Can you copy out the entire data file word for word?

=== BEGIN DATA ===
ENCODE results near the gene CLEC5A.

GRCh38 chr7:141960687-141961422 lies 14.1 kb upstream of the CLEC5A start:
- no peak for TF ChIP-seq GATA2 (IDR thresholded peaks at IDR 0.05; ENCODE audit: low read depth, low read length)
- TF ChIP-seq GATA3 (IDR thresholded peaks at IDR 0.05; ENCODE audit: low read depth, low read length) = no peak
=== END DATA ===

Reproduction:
ENCODE results near the gene CLEC5A.

GRCh38 chr7:141960687-141961422 lies 14.1 kb upstream of the CLEC5A start:
- no peak for TF ChIP-seq GATA2 (IDR thresholded peaks at IDR 0.05; ENCODE audit: low read depth, low read length)
- TF ChIP-seq GATA3 (IDR thresholded peaks at IDR 0.05; ENCODE audit: low read depth, low read length) = no peak